What makes this painting stand out from all others is that, unlike every others artist’s depiction of God as supreme and outrightly removed from any connection with man, Michelangelo brings out a whole different viewpoint. He paints God to be having an intimate relationship with man, a creation of his image. Even in today’s contemporary society, this painting has been monotonously used to tell the entire story of genesis. It has several times been cited and even borrowed and expanded on in other arts for its religious meaning.
2 – David: the most iconic of Michelangelo’s works
This is possibly the world’s most famous sculpture that came at the peak of Michelangelo’s career. This sculpture was created when Michelangelo was 26 years old, and it took him three years to bring it to completion. There have existed other statues of the biblical hero, David. However, these sculptures paint David as a victorious hero from his battles.
What makes this piece of Michelangelo art stand out is that David is brought out in a tense and alert manner before his famous Goliath battle. While others have painted David as a little man, Michelangelo chooses to portray him as a muscular man, well prepared for war and confident. The 14-foot sculpture was primarily positioned in Florence at the Pizza Della Signoria in 1504. It was then moved in 1873 to Galleria dell ‘Accademia, where it remains to this day. The sculptor has captured the attention and interests of renowned women like queen Victoria. During one of these visits, a detachable fig leaf from plaster was strategically added at the private parts’ top.
Michelangelo picked up this marble project from another sculptor who had given up on it to take upon another because the marble’s structure was compromised. This, however, did not stop him as he had to find a way to make it bring out the best of what he had in mind, a piece of art that was controversial and at the same time the same thing that elevated him to the top.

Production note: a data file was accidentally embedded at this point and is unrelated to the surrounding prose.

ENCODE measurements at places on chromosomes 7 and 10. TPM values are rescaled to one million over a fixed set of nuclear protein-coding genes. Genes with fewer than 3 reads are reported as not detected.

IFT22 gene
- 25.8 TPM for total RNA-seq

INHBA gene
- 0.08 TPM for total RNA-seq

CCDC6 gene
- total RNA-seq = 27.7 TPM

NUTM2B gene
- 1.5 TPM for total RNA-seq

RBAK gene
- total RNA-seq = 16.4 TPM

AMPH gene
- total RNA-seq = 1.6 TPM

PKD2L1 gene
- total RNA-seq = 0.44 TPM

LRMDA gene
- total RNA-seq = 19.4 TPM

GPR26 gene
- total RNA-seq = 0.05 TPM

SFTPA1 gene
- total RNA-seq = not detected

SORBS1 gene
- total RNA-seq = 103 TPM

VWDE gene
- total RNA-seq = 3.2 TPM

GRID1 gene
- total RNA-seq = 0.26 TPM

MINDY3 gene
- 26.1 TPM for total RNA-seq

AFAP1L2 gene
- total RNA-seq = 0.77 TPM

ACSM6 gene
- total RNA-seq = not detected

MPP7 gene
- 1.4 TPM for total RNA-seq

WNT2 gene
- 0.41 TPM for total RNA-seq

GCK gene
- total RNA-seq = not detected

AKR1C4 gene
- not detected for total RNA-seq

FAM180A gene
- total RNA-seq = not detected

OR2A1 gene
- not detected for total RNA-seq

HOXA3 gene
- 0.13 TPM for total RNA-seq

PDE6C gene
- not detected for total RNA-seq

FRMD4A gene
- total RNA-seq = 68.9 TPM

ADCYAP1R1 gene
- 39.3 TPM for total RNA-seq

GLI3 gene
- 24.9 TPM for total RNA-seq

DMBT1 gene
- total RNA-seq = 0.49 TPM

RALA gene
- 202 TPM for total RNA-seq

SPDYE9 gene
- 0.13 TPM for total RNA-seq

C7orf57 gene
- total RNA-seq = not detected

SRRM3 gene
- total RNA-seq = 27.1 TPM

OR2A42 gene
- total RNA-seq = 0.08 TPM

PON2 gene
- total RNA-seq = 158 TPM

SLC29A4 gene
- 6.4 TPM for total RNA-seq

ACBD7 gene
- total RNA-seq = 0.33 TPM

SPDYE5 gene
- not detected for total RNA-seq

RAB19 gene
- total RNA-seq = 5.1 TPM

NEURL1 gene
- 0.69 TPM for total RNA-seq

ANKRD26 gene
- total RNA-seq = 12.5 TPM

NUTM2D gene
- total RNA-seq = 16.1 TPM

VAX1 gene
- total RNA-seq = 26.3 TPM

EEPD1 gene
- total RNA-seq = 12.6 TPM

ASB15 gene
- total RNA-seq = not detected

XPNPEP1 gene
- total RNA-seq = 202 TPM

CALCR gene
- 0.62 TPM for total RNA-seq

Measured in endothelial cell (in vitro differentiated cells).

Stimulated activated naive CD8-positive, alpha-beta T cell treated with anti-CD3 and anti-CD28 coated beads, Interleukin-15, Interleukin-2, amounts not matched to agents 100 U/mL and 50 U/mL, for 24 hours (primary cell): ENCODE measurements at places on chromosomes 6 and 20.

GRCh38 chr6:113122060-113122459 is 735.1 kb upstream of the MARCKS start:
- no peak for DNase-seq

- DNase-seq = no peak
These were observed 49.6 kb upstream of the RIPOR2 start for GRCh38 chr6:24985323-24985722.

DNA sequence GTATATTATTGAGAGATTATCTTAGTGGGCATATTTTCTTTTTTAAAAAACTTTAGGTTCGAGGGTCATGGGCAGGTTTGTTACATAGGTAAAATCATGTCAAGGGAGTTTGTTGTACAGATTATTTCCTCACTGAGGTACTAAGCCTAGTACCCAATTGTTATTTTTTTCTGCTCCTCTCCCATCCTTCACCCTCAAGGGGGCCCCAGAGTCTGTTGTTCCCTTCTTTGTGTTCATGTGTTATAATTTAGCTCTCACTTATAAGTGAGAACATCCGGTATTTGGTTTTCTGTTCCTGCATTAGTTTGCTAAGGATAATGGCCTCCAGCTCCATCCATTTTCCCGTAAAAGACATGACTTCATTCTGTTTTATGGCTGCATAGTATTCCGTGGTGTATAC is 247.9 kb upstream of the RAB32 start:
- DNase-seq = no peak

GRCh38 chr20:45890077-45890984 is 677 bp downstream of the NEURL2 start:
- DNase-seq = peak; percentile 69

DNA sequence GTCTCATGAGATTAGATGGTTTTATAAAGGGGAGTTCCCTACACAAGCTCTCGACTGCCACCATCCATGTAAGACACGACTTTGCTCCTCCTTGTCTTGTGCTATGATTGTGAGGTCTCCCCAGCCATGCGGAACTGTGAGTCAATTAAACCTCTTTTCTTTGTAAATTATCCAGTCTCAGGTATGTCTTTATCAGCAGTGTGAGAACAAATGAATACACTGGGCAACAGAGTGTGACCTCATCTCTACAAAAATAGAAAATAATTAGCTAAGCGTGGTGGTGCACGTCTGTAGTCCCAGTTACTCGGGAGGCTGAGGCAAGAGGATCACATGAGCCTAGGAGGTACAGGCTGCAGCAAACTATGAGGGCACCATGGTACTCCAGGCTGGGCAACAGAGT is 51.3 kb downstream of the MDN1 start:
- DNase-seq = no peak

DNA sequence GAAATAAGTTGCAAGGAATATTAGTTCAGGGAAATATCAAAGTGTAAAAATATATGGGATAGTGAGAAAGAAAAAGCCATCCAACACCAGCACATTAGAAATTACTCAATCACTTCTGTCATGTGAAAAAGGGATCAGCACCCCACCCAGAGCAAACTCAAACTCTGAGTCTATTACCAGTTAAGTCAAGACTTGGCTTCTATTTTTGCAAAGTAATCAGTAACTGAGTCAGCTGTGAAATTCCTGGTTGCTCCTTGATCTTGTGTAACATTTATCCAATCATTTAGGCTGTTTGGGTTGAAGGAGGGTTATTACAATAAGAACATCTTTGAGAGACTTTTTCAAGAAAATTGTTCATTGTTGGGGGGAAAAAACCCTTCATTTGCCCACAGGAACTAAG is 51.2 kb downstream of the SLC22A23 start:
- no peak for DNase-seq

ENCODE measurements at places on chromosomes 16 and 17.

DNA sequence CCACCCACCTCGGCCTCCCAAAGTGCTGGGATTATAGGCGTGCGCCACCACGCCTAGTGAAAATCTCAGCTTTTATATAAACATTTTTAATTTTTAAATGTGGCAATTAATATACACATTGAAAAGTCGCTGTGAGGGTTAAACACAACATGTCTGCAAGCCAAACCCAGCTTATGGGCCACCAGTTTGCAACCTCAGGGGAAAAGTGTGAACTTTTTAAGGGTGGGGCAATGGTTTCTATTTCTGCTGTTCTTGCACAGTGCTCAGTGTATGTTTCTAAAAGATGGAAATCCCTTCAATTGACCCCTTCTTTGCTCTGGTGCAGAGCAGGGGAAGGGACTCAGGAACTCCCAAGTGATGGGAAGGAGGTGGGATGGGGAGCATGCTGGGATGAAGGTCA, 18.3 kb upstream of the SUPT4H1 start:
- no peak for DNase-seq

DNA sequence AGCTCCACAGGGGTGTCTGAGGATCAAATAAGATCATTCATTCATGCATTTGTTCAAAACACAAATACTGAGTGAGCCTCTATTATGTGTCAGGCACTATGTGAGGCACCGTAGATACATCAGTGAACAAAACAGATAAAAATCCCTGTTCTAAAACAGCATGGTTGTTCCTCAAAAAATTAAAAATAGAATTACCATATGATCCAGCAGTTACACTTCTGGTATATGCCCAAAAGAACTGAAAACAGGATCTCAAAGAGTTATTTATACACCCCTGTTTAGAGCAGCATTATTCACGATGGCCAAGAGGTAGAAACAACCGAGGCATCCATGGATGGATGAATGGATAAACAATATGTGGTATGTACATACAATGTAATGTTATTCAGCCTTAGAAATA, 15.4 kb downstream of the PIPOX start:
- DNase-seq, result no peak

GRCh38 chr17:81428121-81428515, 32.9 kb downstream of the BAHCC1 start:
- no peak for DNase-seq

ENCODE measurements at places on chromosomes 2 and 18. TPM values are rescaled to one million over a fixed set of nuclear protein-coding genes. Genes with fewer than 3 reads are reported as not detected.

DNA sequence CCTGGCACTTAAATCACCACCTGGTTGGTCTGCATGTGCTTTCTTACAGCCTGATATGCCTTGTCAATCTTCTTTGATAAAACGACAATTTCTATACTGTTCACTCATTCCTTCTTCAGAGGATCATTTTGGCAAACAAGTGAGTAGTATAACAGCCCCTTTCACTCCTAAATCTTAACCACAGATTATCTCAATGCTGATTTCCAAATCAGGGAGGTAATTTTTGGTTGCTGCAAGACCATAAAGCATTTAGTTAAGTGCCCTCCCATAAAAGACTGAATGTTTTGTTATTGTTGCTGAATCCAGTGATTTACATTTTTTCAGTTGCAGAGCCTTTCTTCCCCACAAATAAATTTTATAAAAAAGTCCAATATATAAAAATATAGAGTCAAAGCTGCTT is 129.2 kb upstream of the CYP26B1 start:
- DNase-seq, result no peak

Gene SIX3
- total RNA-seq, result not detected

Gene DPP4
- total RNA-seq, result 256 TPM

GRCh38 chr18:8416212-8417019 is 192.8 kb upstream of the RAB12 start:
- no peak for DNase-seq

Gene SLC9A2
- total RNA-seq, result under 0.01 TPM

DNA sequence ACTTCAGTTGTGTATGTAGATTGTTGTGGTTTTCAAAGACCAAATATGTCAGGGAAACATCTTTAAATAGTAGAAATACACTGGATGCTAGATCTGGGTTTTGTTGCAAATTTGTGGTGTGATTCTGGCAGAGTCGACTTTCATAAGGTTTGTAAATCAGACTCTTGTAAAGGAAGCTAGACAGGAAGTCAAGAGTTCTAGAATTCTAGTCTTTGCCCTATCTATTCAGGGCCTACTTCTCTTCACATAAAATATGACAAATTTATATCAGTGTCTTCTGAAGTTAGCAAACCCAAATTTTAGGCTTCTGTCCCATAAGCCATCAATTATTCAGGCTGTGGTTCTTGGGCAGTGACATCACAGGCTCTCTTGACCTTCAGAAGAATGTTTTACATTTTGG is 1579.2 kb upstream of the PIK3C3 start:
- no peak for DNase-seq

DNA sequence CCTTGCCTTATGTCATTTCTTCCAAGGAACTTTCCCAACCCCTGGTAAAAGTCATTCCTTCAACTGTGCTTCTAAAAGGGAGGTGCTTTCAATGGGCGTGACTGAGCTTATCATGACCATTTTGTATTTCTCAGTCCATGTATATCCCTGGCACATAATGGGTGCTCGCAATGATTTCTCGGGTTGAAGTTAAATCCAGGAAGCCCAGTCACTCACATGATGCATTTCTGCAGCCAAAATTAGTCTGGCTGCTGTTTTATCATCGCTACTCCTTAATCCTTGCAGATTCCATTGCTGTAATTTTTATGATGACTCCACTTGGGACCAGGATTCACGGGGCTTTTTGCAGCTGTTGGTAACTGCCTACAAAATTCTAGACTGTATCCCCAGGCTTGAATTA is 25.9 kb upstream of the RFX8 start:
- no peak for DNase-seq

During the early renaissance,
Donatello had revoked Michelangelo’s nudity and had come up with his sculpture. However, Michelangelo’s work version remains the most iconic and continues to attract attention to this day. Some traveling exhibits of the statue have portrayed accurate resemblance to the original sculpture and are in favor of the many who cannot travel to Italy to view this masterpiece.
On a different occasion, however, when the municipality of Jerusalem was marking the 3000th anniversary of King David had conquered the city, religious groups in Jerusalem urged for the decline of David’s sculptor, claiming that it is pornographic due to its being nude.
3 – Bacchus: the most controversial of Michelangelo’s works
Michelangelo Buonarroti, Bacchus, c. 1496, Florence, Museo Nazionale del Bergello
This was Michelangelo’s first-ever forays into large-scale sculpturing. This also marks one of the few works he has done that has no Christian background.
Completed in 1497, the statue portrays a Roman god, the God of wine, drunk, and lazy. The God is holding a goblet in one hand, posturing to bring it to the mouth to have a drink, and on his head, wears an intertwined ivy.
He carries a lion’s skin, the symbol of death borrowed from Hercules’ myth, in his other hand. At the back of his left leg is his demigod companion, which signifies Bacchu’s cult, which often symbolizes a lusty, drunken woodland being.
This piece of art also sprouted a lot of controversies. Cardinal Raffaele Rario initially commissioned it. The inspiration behind this sculpturing was a lost bronze description sculpture by Praxiteles, an ancient sculptor.